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Fractals are introduced with the hope that it will be generative. Ultimately students should discover a relationship between scaling, copies and dimension.

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(a) 0th iteration

(b) 1st iteration

(c) 2nd iteration

(d) 20th iteration

Figure 1: Sierpi´

nski Carpet Fractal.

Problems of the day:

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**Assuming that the area of the black square in (a) is equal to 9.
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(a) How could we calculate the area in each of the drawings (b) – (d)?

**(b) Write a general rule for the area after n iterations. What is the area after
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an infinite number of iterations? Does your answer surprise you?

**(c) If you have extra time, consider what else you might measure that is also
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a function of n?

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Now, we are ready for an application that relates the concept of fractals (Figure 1) to the concept of fractional exponents. First let’s clarify what mathematicians mean when we use the word dimension:

(a) In the rectangle below, draw one square with unit side length (l = 1).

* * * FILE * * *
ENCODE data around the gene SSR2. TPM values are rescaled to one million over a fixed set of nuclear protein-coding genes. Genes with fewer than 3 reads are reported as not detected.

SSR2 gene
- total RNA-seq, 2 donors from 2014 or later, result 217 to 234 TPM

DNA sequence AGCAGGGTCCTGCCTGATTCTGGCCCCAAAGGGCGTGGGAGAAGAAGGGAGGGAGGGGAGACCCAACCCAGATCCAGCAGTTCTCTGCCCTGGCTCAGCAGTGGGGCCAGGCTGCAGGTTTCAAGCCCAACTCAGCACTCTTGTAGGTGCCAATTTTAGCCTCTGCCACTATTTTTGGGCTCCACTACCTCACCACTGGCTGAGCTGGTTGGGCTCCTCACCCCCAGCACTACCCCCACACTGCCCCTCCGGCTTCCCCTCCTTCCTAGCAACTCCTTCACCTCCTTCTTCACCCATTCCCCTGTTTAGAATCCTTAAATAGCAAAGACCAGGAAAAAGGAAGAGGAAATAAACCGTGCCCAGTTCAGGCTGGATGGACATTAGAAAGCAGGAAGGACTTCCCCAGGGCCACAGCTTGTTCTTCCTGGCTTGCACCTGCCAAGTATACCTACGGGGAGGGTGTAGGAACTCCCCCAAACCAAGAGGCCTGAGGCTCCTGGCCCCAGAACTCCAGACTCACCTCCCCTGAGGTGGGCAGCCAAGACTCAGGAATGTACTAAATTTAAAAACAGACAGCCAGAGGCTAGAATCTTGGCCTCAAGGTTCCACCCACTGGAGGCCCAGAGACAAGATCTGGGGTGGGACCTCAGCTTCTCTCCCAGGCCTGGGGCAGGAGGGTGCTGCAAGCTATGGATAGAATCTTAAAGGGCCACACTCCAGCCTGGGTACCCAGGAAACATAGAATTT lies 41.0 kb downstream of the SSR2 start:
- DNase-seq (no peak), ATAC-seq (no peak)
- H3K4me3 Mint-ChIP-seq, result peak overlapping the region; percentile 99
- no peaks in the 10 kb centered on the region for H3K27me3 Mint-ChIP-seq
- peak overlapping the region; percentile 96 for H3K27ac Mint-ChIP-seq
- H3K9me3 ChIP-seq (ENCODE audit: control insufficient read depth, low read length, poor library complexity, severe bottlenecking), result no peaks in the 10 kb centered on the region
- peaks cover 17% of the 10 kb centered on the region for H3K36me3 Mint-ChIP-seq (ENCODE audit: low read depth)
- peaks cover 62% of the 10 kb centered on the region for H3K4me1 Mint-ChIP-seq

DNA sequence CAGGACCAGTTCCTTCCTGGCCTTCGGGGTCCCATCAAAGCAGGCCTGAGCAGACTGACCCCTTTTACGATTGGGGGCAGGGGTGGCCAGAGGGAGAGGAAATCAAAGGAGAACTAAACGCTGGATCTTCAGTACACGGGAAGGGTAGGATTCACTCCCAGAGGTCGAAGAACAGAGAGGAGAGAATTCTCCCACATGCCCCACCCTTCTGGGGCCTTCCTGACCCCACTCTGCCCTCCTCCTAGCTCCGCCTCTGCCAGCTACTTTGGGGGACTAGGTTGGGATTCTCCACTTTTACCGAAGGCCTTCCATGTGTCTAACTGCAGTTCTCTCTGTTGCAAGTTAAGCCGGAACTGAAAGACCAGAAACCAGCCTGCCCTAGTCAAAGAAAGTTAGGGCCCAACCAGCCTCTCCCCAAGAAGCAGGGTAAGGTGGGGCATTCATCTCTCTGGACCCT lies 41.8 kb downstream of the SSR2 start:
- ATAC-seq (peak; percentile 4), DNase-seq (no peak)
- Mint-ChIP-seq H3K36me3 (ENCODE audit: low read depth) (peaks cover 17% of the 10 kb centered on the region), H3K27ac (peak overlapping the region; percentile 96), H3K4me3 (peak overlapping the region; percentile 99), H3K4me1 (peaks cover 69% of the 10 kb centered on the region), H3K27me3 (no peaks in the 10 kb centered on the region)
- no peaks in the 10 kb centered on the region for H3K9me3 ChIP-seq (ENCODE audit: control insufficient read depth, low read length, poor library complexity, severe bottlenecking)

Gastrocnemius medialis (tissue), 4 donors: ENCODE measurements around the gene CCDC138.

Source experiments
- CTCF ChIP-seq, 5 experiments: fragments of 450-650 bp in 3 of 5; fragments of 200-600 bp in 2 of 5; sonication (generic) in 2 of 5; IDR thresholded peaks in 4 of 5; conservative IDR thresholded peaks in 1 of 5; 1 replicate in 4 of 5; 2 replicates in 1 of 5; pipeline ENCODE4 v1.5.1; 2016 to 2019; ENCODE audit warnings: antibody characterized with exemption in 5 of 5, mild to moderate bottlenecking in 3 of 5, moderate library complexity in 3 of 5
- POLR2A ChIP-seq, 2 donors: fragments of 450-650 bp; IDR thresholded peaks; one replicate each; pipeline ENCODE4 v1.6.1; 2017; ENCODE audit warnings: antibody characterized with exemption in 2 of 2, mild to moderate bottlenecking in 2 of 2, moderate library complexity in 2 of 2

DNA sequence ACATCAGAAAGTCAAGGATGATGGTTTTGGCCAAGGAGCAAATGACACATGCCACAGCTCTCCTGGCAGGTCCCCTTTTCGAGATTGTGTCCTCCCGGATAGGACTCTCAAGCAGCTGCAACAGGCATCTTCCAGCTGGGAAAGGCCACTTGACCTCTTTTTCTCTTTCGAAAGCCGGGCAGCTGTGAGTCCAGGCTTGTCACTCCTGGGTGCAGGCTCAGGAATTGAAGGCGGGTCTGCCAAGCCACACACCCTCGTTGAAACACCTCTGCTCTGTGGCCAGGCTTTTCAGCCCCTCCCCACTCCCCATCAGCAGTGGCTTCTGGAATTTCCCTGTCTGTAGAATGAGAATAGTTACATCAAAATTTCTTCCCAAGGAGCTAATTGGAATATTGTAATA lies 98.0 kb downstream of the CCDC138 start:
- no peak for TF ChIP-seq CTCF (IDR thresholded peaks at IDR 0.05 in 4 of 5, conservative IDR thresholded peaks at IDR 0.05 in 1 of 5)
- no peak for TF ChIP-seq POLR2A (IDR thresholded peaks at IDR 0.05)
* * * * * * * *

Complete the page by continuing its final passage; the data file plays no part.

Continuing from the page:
Next to it, draw a two-times scaled (s = 2) version of the square with

twice the side length (l = 2).

**(b) How many copies (c) of the first square are needed to construct the second
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square? How many are needed for a three-times scaled (s = 3) square?

**(c) We have been working with two dimensional (d = 2) objects. How would
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your answer to part (b) change for one dimensional (d = 1) line segments?

Three dimensional (d = 3) solids? Points (d = 0)? Answer the question

by completing the table below.

shape

dimension

scaling

copies

(d)

factor (s)

(c)

square

2

1

1

square

2

2

square

2

3

segment

1

1

segment

1

2

cube

3

1

cube

3

2

point

0

1

point

0

2

(d) Can you come up with a relationship between dimension (d), copies (c),

and scaling factor (s)?

(e) Challenge! Using your relationship in (d), can you determine the dimension of the object in Figure 1?

**he dimension, d, of a fractal depends upon its construction rule. As you
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can imagine, this structural parameter also critically influences a physical object’s function. Engineers and Nature (via natural selection)1 have

repeatedly capitalized on this strategy. For example, the many different

length scales of a cell phone fractal antenna absorb a wider range of electromagnetic

frequencies using only a fraction of the footprint.

T

(a) Fractal

(b) Cell phone

**Figure 2: Fractal in technology.
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Design question! If you were an engineer and you were considering fractal materials, what variable would you likely want to know the most, the material’s surface

area, volume, or fractal dimension? Why?

**Bonus Challenge! Make your own fractal with a tunable dimension, d; 0 < d < 1?
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**There are many naturally occurring instances of fractal geometry in nature, including the
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branching on trees, sponges and internal organs such as the lungs, neurons and kidneys